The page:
Submarine Tom hit it well. " Engineering accuracy" is relative to the accuracy needed to meet the requirement of the job. I worked on one job that required electrical parameters of ordinary components like resistors, capacitors and vacuum tubes to 8 decimal places in order to meet the requirements of the project. That was the first Trans-Atlantic submarine coaxial cable. End to end loss was in the thousands of Decibels and nothing on the bottom of the ocean could be adjusted.

Ever do a square root to 8 decimal places with a handcrank calculator that can only add and multiply?

Engineering accuracy for internal components in a modern auto engine is orders of magnitude tighter than for most chassis components.

I recently built a mold for wooden International Optimists with some tolerances of 2.5MM. That was ***** and an obvious attempt to discourage wooden boats from competition. Not appropriate "engineering accuracy" for the job at all.

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### gonzoSenior Member

I think it is often what the smallest possible measurement in the application is. For example, if I am using a measuring tape that has 1/16" markings, it makes no sense to make a specification to thousandths.

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### jehardimanSenior Member

There is also the effect and limits of cost, use & life of an item. There are things like minimum breaking strength, sea margin, fouling, corrosion allowance, unit cost vs design cost, and criticality/fail-safe.

I was once in a design review where a contractor was discussing needing more money for CRAY time because there was an assemetery in the ship that wasn't in the model. They said the difference in the answer could be as much as 50 lbs out of 800 lbs for the part. I did a conserative 1/2 rho V^2 calc on my pad and came up with 900 lbs. I looked at the sponser and said "We set design load at 1000 lbs" Sponser replied "Concur, I'm not spending one more dime on that, next topic..."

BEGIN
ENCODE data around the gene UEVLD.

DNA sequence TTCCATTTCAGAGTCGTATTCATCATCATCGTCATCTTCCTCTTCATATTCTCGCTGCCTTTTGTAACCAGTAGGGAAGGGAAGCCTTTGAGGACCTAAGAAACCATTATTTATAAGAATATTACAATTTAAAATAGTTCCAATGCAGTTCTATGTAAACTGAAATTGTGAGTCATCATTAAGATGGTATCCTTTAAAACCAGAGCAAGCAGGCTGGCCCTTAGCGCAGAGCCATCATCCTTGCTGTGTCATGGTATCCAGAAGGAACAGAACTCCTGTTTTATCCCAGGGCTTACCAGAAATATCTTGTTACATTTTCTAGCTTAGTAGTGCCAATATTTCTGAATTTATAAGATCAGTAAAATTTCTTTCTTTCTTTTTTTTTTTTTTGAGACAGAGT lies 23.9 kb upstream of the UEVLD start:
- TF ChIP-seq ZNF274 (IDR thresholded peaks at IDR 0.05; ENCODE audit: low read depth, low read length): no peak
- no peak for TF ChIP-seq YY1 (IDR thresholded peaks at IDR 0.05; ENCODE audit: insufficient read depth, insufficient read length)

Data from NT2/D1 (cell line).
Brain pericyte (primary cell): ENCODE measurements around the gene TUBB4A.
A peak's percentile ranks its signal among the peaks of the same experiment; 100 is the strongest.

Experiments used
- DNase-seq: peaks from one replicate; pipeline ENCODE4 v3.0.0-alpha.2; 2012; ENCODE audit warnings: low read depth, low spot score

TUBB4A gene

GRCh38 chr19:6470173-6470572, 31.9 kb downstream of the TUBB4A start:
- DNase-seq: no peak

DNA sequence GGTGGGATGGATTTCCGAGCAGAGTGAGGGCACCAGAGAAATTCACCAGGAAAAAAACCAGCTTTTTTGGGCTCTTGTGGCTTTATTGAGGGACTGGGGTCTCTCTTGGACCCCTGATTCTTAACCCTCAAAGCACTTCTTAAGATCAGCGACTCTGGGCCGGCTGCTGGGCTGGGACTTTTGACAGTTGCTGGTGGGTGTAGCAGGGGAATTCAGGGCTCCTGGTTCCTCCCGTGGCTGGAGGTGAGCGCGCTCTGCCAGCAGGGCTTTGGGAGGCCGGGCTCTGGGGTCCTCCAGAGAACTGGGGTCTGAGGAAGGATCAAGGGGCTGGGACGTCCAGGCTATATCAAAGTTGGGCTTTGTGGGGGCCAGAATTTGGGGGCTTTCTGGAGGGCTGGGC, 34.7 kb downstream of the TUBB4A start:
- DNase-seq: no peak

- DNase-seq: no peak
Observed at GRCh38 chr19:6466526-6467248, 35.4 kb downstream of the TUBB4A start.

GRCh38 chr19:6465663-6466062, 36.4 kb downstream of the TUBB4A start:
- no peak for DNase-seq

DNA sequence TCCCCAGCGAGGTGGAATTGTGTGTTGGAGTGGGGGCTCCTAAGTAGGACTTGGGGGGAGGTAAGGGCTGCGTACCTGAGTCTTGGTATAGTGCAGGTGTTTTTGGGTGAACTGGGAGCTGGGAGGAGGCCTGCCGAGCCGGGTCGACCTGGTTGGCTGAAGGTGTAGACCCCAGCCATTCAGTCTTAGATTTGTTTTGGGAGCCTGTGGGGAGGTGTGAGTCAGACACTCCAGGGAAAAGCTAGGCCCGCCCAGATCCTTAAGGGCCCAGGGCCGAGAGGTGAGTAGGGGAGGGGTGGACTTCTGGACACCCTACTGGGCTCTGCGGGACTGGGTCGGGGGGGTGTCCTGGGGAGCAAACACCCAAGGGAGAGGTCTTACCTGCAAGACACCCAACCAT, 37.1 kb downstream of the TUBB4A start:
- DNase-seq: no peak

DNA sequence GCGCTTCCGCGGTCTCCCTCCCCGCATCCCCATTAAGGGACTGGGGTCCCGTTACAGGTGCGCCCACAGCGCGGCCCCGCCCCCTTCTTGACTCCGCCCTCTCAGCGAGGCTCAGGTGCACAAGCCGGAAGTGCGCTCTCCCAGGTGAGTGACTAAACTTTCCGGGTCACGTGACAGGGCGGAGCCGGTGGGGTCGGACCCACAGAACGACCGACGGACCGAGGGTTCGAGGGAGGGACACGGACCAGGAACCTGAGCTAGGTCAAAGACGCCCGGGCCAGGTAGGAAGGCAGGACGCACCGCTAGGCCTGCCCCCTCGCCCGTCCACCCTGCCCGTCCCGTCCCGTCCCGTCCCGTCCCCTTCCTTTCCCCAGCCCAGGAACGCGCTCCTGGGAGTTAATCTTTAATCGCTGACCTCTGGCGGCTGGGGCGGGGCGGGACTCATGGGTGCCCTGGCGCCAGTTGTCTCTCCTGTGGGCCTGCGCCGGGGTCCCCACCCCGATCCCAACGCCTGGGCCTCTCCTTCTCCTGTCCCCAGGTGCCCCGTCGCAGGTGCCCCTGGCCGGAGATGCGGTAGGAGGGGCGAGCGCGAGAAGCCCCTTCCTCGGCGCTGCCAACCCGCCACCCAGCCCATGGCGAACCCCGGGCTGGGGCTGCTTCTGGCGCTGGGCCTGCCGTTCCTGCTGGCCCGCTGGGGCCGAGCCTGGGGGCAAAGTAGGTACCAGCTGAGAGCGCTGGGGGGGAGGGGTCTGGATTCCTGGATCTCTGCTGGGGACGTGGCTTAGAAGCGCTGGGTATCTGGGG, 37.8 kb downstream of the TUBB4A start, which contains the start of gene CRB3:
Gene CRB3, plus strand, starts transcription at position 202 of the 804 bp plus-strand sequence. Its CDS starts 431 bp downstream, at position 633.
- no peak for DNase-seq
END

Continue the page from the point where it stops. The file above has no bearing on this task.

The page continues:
As I said in a recent topic on cfd, you need to be satisfied that the accuracy of the answer warrants your belief in its precision. "Engineering accuracy" is when the precision is such that the combined accuracy and precision fall with the design margin envelope... just like tolerancing a bolt hole.

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### philSweetSenior Member

DCockey nailed it. It takes into account the uniformity of the materials, reliabilty, durability, environmental vagaries, duty cycle, manufacturing techniques. It means spending a sensible amount of resources on a particular decision knowing the relative importance of it to the final item. Design spiral is a good example.

It's also why when something proves really well made and demand skyrockets, the mfg immediately changes it. Vasque Sundowners, Nike Lava Domes, etc.

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### Leo LazauskasSenior Member

For Kerwin and by Newman from MIT, and Tuck, "engineering accuracy"
for the numerical solution of the lifting surface integral equation
was 6 significant figures. As I said, it is easy to get that accuracy
using VLM. Mark Drela's code gets close without being pushed, and,
because VLMs are very stable for rectangular wings, he could probably
get an extra digit by extrapolation from coarser grids.

I can't imagine any wind tunnel ever being able to get close to that.

As for the tolerances and precision required for real objects, I can't
find fault with any of the replies so far. Except nobody has told us
tales involving ridiculous demands, or outrageous failures to meet
targets.

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### Leo LazauskasSenior Member

Of course. And you obviously wouldn't use that same tape for measuring tappet
clearances, or cylinder diameters.

Remind us, do you do survey work on boats? If so, to what sort of precision
do you measure the length, beam and draft of boats?

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### Leo LazauskasSenior Member

No, but I have seen many early grant applications that specified a "girl" (I kid
you not) to do the calculations for the projects.

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### PetrosSenior Member

funny, I had a few engineering professors when I was in collage in '77-82 that would tell of the days before computers where they had rooms full of girls working the old manual adding machines. The engineers would set up the calculations as a series of number matrix tables, and they would feed it into the que and than get their calculations back the next day. This was done when slide rules would not give you the precision you needed. The early space program engineering was all calculated this way. The first computers were put to use on the space program to replace these rooms full of girls that would only do number crunching. In fact that expression "number crunching" came from the noise coming out a room of mechanical adding machines grinding away at endless stacks of calculations. that horrible mechanical sound when you pulled the lever back and it would go "crunch" and print out the answer on a paper tape.

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### waikikinSenior Member

Sounds like real world stuff, & if they ask for "perfect" the response is "how about ideal?" Jeff.